Original post

This is an implementation of the language defined, with sublime concision, in the first few pages of the 1.5 Programmer’s Manual by McCarthy, Abrahams, Edwards, Hart, and Levin, from MIT in 1962.

It is a pedagogical experiment to see just how well the interpreter (actually EVALQOUTE/APPLY) defined on page 13 of that book really works. The answer is: perfectly, of course.

This program was a joy to put together. Its purpose was fun and education, and in no way to create a modern or even realistic Lisp implementation. The goal was to turn that marvelous page 13 into a working interpreter using clean, direct code.

The program therefore has several profound shortcomings, even with respect to the Lisp 1.5 book:

  • No SET or SETQ.
  • No PROG. The intepreter, by calling APPLY, can evaluate only a single expression, a possibly recursive function invocation. But this is Lisp, and that’s still a lot.
  • No character handling.
  • No I/O. Interactive only, although it can start by reading a file specified on the command line.

It is slow and of course the language is very, very far from Common Lisp or Scheme.

Although I may add PROG and perhaps SET[Q] one day, that’s about where I’d draw the line. I plan to use this as a teaching tool, not a practical programming environment.

It does do one important thing differently from the book, though: lexical scoping. There is no association list; instead a function has access only to the locals in its own frame, as well globals like T.


A few details about the interpreter.

A semicolon introduces a comment that extends to newline.

For convenience, 'A is the familiar shorthand for (QUOTE A)

T and F are upper case, but all the other words (car, nil, and such) are lower case.

Numbers are implemented by Go’s big.Int, so there is no floating point but numbers can be big.

Identifiers can be Unicode. Just for fun, λ is a synonym for lambda. (It’s really the other way around, isn’t it?)

Identifiers must be alphanumeric. The addition function is add not +.

Built-in functions.

I never liked to type DIFFERENCE or QUOTIENT, so arithmetic uses the much shorter add sub mul div rem, and the comparision operators come from Fortran (why not?): eq ne lt le gt ge ne, as well as and and or.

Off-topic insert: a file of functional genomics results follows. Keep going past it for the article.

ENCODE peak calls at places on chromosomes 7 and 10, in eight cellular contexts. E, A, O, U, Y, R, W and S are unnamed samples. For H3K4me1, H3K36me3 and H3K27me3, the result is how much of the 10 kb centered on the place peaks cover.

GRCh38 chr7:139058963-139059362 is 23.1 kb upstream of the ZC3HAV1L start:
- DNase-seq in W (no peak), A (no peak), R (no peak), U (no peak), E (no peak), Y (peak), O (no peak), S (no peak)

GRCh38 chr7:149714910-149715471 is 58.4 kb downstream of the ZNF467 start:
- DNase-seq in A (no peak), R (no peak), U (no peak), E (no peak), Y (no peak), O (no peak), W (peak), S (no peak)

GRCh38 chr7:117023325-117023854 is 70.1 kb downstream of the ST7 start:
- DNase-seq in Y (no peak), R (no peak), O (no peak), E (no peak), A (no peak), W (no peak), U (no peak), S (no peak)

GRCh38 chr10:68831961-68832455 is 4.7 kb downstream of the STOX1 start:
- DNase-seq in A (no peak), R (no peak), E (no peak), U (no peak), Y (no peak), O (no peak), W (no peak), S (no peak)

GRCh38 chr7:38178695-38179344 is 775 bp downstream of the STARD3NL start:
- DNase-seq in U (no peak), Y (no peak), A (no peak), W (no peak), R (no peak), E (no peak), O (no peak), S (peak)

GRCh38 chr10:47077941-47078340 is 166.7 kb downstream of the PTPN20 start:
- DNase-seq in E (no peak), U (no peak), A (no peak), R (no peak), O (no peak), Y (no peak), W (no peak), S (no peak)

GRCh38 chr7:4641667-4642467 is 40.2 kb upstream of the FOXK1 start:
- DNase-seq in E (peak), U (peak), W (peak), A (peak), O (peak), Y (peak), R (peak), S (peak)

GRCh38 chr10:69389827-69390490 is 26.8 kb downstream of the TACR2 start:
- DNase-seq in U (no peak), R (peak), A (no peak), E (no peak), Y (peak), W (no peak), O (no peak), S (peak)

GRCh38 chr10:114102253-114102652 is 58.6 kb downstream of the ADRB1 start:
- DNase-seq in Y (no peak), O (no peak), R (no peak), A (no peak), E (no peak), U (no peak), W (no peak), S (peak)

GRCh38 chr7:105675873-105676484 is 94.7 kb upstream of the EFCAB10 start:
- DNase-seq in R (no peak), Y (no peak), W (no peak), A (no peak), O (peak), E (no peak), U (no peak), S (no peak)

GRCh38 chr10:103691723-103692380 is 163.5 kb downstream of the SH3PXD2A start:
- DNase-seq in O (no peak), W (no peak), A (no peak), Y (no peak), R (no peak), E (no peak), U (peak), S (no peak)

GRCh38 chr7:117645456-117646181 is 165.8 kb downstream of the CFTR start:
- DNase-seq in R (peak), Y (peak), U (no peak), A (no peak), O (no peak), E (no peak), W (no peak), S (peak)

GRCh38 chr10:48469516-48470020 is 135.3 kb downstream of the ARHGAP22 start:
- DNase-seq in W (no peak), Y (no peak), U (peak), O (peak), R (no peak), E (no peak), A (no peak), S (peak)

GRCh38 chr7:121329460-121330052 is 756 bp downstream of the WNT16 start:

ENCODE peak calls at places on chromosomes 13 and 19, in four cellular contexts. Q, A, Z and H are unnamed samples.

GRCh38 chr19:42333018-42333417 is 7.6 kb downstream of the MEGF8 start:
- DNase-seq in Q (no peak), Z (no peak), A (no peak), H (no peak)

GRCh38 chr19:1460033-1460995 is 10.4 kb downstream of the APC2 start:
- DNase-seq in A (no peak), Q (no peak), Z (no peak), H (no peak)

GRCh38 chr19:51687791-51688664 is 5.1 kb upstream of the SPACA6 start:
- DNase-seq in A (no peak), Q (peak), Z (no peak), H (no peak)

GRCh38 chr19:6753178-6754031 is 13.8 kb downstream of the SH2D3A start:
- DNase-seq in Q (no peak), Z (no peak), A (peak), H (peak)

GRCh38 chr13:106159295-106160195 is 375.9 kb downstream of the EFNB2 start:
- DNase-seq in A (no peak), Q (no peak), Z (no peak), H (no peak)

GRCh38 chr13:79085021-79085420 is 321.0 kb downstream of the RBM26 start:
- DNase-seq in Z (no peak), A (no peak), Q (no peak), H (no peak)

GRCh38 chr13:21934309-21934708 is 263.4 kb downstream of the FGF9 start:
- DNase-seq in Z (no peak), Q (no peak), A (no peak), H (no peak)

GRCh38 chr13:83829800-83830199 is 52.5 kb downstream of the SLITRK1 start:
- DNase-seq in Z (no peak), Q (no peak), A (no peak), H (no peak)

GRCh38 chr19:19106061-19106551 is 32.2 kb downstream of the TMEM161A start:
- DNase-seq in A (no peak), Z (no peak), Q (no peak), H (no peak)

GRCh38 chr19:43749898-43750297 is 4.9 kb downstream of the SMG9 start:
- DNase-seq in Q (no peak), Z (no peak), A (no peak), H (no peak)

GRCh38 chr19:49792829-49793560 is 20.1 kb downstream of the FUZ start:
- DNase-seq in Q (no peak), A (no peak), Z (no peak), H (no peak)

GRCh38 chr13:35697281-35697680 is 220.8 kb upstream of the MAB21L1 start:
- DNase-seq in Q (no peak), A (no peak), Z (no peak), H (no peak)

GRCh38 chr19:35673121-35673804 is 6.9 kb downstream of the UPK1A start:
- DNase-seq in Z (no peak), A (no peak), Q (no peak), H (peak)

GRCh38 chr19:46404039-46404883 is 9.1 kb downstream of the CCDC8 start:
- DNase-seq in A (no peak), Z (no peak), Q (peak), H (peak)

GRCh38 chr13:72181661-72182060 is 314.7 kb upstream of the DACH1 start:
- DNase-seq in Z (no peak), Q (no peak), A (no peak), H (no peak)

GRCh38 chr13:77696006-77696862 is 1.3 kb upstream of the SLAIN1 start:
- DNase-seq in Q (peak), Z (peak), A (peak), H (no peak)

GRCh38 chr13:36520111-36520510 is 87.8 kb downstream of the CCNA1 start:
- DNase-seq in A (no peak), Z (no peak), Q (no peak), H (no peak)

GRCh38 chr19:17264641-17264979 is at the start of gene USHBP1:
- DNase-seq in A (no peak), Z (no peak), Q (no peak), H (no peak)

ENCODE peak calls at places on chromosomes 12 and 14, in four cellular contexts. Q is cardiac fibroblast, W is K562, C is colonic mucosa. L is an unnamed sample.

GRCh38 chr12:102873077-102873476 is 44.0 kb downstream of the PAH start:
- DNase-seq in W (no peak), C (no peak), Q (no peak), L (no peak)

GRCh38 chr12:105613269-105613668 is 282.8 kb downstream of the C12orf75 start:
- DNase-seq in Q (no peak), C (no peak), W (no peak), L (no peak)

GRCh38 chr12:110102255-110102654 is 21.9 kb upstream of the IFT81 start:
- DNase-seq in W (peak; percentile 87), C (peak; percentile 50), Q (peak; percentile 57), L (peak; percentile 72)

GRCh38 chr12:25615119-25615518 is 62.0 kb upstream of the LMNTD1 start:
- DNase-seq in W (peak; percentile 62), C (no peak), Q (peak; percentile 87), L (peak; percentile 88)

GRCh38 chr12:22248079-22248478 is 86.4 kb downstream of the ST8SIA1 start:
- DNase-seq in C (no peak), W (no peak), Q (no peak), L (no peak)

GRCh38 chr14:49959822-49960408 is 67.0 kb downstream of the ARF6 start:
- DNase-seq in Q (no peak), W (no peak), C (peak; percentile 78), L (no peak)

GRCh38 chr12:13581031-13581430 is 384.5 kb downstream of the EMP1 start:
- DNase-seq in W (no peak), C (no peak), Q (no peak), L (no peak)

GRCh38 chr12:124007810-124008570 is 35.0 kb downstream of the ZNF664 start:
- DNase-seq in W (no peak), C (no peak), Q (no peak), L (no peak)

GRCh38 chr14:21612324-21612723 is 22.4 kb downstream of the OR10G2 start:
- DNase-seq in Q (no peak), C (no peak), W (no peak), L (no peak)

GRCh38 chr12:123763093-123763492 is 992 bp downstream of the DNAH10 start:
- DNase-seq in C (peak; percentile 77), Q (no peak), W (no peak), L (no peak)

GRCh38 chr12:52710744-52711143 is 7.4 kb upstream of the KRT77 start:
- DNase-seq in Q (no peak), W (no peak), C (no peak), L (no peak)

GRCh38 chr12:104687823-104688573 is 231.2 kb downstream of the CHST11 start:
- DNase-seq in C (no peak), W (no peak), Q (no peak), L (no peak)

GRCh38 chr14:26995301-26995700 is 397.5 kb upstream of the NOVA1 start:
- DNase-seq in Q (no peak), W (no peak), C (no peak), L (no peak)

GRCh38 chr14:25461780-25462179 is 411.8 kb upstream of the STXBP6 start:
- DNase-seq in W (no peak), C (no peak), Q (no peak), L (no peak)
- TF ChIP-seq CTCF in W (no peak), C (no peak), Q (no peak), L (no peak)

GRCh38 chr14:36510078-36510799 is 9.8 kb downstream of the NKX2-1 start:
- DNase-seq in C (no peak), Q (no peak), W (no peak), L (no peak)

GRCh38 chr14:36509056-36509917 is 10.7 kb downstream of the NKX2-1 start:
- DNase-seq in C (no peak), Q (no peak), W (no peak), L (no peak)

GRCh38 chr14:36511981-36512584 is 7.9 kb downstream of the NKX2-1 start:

Other builtin functions are: apply atom, car, cdr, cond, cons, list, null, and quote.

Function definition is done with the defn builtin:

(defn (
        (add2 (λ (n) (add 2 n)))
        (add4 (λ (n) (add2 (add2 n))))

An example session.

Here is a typescript. There is a library in lib.lisp; passing it as an argument causes lisp to load it before reading standard input.

% lisp lib.lisp
(fac gcd ack equal not negate mapcar length opN member union intersection)
> ; Funcs
> (add 1 3)
> ; Define a lambda that adds 2.
> (defn ((add2 (lambda (n) (add 2 n))) ))
> (add2 3)
> ; Or add 1 twice.
> (defn ((add2 (lambda (n) (add 1 (add 1 n)))) ))
> (add2 3)
; There's a startup library in lisp.lib. Let's look at fac. It is recursive:
> fac
(lambda (n) (cond ((eq n 0) 1) (T (mul n (fac (sub n 1))))))
> ; Breaking it down:
> (car fac)
> (cadr fac)
> (caddr fac)
(cond ((eq n 0) 1) (T (mul n (fac (sub n 1)))))
> ; Let's run it.
> (fac 1)
> (fac 10)
> ; We have big integers.
> (fac 100)
> ; Equal in Lisp.
> equal
(lambda (x y) (cond ((eq x y) T) ((atom x) F) ((atom y) F) ((equal (car x) (car y)) (equal (cdr x) (cdr y))) (T F)))
> (equal '(1 2 (3)) '(1 2 (3)))
> (equal '(1 2 (3)) '(1 2 (4)))
> ; Mapcar, a Lisp staple: Apply function to each list element.
> mapcar
(lambda (fn list) (cond ((null list) nil) (T (cons (fn (car list)) (mapcar fn (cdr list))))))
> (mapcar fac '(1 2 3 4 5 6 7 8 9 10))
(1 2 6 24 120 720 5040 40320 362880 3628800)
> ; Using a lambda directly.
> (mapcar '(lambda (n) (add 1 (add 1 n))) '(2 3 4))
(4 5 6)
> ; Let's build a function.
> ; A helper: list makes it easier than using cons to build long lists. (Variadic)
> (list 'a 'b '(c))
(a b (c))
> ; Easier than
> (cons 'a (cons 'b (cons (cons 'c nil) nil)))
(a b (c))
> ; Remember how we built add2 above:
> (defn ((add2 (lambda (n) (add 2 n))) ))
> ; Now build a function that adds arbitrary N to its argument.
> (defn( (addN (lambda (N) (list 'lambda '(a) (list 'add N 'a)))) ))
> (addN 5)
(lambda (a) (add 5 a))
> ((addN 5) 3)
cannot eval ((addN 5) 3)
> ; A Lisp 1.5-ism: apply vs. eval.
> (apply (addN 5) 3)
> (mapcar (addN 5) '(1 2 3 4))
(6 7 8 9)
> ; Why not program the op too?
> (defn( (opN (lambda (op N) (list 'lambda '(a) (list op N 'a)))) ))
> (mapcar (opN 'sub 5) '(1 2 3 4))
(4 3 2 1)
> ; One last piece of interest: The Ackermann function.
> ; The first argument is a kind of level: constant, n, 2n, 2^n 2^2^n etc.
> ack
(lambda (m n) (cond ((eq m 0) (add n 1)) ((eq n 0) (ack (sub m 1) 1)) (T (ack (sub m 1) (ack m (sub n 1))))))
> (ack 3 4) ; apply called 51535 times!
> ^D